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IMPROVING HAND HYGIENE PRACTICES IN HEALTHCARE SETTINGS II
Hand Hygiene Resource Center
Hospital of Saint Raphael
New Haven, CT
HAND HYGIENE PRACTICES
Why is cleaning your hands
between patients important?
Many studies have shown that the bacteria that cause hospital-acquired infections are most frequently spread from one patient to another on the hands of healthcare workers
The Centers for Disease Control and Prevention (CDC) and other healthcare-related organizations believe that cleaning your hands before and after having contact with patients is one of the most important measures for preventing the spread of bacteria in healthcare settings
Does handwashing really reduce the spread of bacteria in healthcare settings?
A scientific study performed in a hospital nursery found that when nurses did not wash their hands between patient contacts, babies acquired Staph bacteria much more frequently than babies cared for by nurses who washed their hands with an antimicrobial soap.
Several other studies also show that washing hands between patient contacts reduces the spread of bacteria in healthcare.
How is our track record on handwashing in healthcare facilities?
Although handwashing has been proven to reduce the spread of microorganisms in healthcare facilities, healthcare workers often do not wash their hands when recommended.
In 34 studies of handwashing, workers washed their hands only 40% of the time.
Average Compliance of Personnel in
34 Studies of Handwashing
Why is compliance with recommended handwashing so poor?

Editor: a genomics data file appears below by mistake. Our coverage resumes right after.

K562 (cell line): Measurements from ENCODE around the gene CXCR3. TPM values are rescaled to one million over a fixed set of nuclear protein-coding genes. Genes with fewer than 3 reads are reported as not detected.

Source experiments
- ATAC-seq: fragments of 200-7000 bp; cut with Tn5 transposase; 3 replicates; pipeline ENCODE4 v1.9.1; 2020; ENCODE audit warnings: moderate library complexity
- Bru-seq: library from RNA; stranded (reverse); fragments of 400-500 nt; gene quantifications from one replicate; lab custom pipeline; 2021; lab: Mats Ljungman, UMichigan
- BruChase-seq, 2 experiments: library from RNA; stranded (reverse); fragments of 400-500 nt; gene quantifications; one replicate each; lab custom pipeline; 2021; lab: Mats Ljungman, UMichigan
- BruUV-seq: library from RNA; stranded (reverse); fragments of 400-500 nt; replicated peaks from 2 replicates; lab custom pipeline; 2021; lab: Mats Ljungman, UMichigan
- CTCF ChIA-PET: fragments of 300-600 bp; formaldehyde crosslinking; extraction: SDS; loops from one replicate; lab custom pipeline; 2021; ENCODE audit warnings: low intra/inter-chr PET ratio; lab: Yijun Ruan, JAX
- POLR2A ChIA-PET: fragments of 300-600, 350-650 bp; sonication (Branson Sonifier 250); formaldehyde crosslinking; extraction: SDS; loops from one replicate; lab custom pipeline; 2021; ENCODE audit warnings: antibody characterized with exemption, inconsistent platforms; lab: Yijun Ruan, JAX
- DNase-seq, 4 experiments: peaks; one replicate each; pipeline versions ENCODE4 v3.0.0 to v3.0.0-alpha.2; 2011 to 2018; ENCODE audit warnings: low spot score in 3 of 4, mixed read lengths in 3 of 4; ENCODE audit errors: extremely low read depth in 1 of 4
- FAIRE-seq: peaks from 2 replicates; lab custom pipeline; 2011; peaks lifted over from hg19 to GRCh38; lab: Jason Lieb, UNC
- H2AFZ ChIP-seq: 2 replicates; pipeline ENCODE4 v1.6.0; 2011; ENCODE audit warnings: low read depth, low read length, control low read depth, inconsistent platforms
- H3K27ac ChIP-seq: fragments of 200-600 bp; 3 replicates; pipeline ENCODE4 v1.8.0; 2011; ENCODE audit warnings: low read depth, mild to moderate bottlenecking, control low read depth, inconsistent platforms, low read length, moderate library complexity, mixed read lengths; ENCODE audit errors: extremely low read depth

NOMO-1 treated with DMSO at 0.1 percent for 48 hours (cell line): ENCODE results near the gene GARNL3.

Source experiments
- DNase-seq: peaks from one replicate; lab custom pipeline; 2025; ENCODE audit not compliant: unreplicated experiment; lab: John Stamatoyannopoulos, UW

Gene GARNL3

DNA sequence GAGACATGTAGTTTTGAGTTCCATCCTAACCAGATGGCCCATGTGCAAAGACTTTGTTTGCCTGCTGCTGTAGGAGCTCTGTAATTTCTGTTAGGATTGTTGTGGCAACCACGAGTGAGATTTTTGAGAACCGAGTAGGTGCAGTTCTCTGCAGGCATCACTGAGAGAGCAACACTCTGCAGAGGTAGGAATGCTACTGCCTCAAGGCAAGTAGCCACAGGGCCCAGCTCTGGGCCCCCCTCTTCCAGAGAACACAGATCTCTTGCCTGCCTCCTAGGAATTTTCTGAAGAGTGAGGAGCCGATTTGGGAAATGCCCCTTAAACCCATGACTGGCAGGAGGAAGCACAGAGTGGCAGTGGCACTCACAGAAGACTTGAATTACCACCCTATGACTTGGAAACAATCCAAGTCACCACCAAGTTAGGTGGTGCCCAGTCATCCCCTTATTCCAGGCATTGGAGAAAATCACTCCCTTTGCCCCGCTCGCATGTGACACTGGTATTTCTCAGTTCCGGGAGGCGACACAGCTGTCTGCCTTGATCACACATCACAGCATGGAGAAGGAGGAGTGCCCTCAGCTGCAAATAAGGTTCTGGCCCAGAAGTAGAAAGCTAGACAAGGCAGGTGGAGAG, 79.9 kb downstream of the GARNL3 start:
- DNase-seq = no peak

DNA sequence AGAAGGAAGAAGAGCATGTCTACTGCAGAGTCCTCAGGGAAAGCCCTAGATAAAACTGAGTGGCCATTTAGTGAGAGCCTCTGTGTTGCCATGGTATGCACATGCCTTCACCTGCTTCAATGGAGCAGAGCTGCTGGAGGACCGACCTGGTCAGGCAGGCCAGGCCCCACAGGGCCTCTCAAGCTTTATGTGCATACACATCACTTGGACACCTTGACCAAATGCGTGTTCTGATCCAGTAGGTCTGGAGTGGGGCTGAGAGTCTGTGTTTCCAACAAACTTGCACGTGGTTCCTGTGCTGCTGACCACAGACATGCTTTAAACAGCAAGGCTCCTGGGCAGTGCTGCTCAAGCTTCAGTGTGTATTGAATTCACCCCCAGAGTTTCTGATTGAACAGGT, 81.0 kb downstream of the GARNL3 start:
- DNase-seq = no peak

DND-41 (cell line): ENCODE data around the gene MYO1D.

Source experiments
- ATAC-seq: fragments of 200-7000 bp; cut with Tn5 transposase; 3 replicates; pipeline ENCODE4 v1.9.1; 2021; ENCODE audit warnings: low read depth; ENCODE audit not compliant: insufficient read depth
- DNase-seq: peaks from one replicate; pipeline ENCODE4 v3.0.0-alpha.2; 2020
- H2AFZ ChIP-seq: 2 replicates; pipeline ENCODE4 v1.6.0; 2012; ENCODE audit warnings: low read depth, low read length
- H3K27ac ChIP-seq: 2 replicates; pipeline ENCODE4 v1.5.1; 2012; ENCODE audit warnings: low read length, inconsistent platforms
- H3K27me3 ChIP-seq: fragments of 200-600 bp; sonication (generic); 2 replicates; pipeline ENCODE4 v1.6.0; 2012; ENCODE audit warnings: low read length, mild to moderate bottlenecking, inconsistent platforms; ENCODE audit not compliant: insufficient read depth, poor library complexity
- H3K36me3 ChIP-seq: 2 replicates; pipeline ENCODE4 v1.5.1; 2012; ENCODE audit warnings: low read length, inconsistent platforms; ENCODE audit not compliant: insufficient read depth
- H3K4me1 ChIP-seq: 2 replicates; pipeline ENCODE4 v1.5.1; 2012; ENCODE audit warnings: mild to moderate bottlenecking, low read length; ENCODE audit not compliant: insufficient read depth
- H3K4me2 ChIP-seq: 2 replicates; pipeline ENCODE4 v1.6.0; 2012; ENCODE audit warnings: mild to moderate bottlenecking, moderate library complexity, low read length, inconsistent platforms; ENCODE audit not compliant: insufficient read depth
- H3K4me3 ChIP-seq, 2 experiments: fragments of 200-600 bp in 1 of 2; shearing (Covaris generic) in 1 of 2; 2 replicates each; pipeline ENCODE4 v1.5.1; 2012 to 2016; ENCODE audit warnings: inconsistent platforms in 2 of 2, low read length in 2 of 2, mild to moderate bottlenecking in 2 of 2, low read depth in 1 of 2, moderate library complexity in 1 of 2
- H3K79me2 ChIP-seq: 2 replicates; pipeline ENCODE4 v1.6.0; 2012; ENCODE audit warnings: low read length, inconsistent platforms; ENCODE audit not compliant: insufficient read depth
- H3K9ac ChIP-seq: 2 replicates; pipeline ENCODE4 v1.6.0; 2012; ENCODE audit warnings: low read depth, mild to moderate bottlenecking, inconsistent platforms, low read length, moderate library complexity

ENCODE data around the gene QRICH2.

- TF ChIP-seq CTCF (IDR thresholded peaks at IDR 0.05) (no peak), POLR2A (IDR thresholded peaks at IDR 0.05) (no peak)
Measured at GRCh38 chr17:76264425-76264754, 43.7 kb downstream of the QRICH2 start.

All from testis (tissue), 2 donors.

Personnel with heavy workloads have little time to wash their hands
A recent study showed that the busier healthcare workers are, the less likely they are to wash their hands when recommended
Nursing shortages have caused nurses to be busier than ever before
Sinks are often
Sinks used for handwashing are often installed in inconvenient locations.
Personnel may fail to wash their hands when indicated because it is too much trouble to get to the sinks provided.
Can you find the sink in this picture?
Location, location, location ...
The sink mentioned in the previous slide is located behind the patient’s bed and behind several IV pumps.
Personnel are unlikely to use handwashing sinks if they are not readily accessible.
Another reason why personnel don’t wash their hands often
Frequent handwashing with soap and water often causes skin irritation and dryness.
In the winter months, some personnel may even develop cracks in their skin that cause bleeding, as seen in the adjacent figure.
Many personnel don’t realize when they have germs on their hands
Culture plate showing growth of bacteria 24 hours after a nurse placed her hand on the plate
Patients often carry resistant bacteria on their skin
Patients with resistant bacteria like methicillin-resistant S. aureus (MRSA) or vancomycin-resistant enterococci (VRE) often carry the organism on many areas of their skin, even when they don’t have any wounds or broken skin.